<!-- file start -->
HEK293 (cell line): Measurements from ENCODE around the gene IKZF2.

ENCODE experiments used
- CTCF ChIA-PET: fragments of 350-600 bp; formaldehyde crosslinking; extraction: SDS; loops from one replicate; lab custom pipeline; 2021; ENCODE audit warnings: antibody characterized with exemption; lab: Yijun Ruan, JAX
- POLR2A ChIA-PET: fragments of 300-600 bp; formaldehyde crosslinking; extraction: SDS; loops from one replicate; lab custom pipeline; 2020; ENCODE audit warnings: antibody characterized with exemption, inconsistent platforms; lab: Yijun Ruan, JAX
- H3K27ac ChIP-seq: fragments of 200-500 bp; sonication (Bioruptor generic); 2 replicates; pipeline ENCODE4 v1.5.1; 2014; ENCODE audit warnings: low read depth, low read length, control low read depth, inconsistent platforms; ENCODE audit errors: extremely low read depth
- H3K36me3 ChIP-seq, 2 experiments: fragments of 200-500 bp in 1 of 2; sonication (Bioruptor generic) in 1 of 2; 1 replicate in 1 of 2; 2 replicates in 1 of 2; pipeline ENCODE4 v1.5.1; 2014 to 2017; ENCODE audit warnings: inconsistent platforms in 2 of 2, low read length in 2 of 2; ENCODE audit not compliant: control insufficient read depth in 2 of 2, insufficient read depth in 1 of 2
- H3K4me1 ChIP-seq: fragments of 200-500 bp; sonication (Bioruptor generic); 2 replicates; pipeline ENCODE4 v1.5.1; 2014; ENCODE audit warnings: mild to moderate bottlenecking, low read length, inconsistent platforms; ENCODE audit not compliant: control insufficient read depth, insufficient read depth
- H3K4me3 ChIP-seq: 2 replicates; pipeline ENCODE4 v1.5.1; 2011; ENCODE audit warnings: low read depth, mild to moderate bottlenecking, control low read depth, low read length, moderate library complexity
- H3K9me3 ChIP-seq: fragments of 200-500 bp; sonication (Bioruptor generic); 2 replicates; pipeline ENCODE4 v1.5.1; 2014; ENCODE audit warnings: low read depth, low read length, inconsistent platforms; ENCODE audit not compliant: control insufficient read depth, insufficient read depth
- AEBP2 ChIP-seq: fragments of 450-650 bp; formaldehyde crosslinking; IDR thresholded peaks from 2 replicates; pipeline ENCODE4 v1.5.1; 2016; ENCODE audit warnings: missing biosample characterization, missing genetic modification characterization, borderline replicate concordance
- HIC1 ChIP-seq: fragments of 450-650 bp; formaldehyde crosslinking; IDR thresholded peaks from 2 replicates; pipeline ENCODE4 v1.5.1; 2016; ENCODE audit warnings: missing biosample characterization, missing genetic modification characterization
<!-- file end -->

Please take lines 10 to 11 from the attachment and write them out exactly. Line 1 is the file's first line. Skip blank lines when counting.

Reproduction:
- AEBP2 ChIP-seq: fragments of 450-650 bp; formaldehyde crosslinking; IDR thresholded peaks from 2 replicates; pipeline ENCODE4 v1.5.1; 2016; ENCODE audit warnings: missing biosample characterization, missing genetic modification characterization, borderline replicate concordance
- HIC1 ChIP-seq: fragments of 450-650 bp; formaldehyde crosslinking; IDR thresholded peaks from 2 replicates; pipeline ENCODE4 v1.5.1; 2016; ENCODE audit warnings: missing biosample characterization, missing genetic modification characterization